It’s been six years since Book Burner, and to add an extra layer of intrigue to Pig Destroyer‘s comeback album, Head Cage is the first time the band has ever had a bassist in their 20-plus year career. The metal world was ready for a new album. The world is getting Head Cage, a toothless outing that disjointedly presents a ton of different styles without being done to any remarkable standard.
Electronics mastermind for the band Blake Harrison told Metal Hammer back in January that Head Cage is essentially an amalgamation of all Pig Destroyer‘s albums. He said “Prowler In The Yard was more of a death metal record, Terrifyer was more of a noise rock record, Book Burner was a grindcore record and Phantom Limb was more of a thrash record, but this one has all of those things in it. Some songs have a more Melvins vibe and obviously there are some straight-up, 30-second, fast-as-hell grindcore songs.” Which at the time seemed promising, because the sum of all good things must be a great thing, right? Now with the results in hand, the comment seems more like an early red flag.
At its core, Head Cage has some great riffs and moments – even solid songs. “Army Of Cops” and “Circle River” are straightforward crushers that Pig Destroyer should absolutely elaborate on more. “Dark Train” mirrors the band’s classic grinding sound with all the bombastic rage they’ve always channeled. The odd, chirping noisescape overtop the loose bass riff and uncomfortably swung groove on “The Last Song” is menacing as all hell, but much like most of the songs on Head Cage, it fits into the former category of just being a stranded good idea. Most of the songs either feel like a loose collection of riffs or just mill about and then storm off into the following track.
For instance, “Concrete Beast” feels like a compilation of unused riffs from Agoraphobic Nosebleed‘s Arc EP (complete with Kat Katz on vocals), while the seven-minute closer “House Of Snakes” is a full-on homage the intro of Metallica‘s “Blackened” followed by basically two unrelated Pig Destroyer songs stapled together in the middle. Even the 90-second track “Mt. Skull” grinds happily away but never quite wraps itself up, as it presents ideas and then drops them for what feels like constant starting points. Head Cage‘s music feels like it was written piece by piece over the course of the past six years and then lumped together without any real consideration into the consistency or flow of a full-length album.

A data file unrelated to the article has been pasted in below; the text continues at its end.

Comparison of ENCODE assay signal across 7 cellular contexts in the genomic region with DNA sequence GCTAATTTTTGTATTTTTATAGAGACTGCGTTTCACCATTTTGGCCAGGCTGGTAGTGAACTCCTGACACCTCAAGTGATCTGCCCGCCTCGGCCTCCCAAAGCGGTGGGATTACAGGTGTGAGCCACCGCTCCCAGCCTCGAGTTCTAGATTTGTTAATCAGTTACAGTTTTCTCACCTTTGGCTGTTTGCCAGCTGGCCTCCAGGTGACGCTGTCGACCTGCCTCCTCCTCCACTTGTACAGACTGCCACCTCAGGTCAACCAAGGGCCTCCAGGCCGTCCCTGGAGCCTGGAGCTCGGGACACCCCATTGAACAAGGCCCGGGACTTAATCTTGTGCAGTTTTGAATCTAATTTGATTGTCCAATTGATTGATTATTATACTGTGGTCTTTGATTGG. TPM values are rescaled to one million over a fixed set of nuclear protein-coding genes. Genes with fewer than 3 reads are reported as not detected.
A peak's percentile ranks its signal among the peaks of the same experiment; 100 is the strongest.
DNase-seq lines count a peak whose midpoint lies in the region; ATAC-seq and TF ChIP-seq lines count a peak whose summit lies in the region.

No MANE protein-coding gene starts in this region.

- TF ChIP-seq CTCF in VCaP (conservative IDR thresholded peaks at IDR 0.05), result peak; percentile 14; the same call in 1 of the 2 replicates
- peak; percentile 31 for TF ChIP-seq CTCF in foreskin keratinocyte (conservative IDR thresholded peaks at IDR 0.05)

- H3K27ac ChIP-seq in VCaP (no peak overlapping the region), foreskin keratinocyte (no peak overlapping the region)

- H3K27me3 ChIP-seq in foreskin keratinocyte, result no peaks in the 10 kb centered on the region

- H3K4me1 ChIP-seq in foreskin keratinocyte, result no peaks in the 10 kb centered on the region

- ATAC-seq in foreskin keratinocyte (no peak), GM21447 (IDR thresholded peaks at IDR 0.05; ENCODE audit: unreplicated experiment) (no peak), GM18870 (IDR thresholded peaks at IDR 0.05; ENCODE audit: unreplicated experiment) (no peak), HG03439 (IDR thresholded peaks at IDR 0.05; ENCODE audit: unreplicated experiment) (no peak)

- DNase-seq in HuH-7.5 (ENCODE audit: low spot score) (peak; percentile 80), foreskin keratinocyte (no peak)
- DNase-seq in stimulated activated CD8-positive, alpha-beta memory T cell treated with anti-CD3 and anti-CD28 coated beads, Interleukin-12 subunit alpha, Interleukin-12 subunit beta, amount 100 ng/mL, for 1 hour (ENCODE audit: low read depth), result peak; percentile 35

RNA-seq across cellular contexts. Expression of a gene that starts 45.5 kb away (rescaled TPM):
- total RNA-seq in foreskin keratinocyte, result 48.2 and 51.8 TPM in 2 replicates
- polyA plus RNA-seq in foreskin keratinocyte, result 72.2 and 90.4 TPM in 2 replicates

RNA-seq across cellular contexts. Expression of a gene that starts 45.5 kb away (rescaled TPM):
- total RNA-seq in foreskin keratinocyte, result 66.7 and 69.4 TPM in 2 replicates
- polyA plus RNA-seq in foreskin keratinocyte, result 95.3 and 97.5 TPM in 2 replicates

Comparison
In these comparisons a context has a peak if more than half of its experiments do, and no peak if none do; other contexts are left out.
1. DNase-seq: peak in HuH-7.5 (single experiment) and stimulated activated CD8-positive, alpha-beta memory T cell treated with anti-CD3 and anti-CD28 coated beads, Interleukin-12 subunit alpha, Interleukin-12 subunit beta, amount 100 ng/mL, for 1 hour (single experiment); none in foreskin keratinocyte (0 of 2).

The other vastly disappointing aspect of Head Cage is the production. Drums thud dully, snare drums listlessly slap, and both the guitar and bass tracks are more amorphously fuzzy than they are viscerally angry. For a record that’s support to combine death metal, noise rock, grindcore, and thrash, Pig Destroyer sounds somewhere between an overly-polished mid-2000s metalcore band with its drum sounds and bad stoner rock on the strings.
Head Cage is an album that attempts to experiment with a new band member but never quite got off the ground. There’s just no central aural thesis to the record that ties all the satellite ideas together into a coherent work. It also doesn’t help that the opener “Tunnel Under The Tracks” is an aimless ambient piece that goes on for two minutes and the closer “House Of Snakes” offers no actual closure to the work, making the first and last impressions of Head Cage pretty weak.
No matter how loud you blast it, no matter how many times you try to really, truly head bang the ever-loving hell out of it, no matter how many times you want to find common threads, Head Cage is never going to feel furious, or coherent, or make you feel the animosity the band feels. Head Cage is a neutered effort that thrashes about and tries for a half an hour to make a point without ever doing so.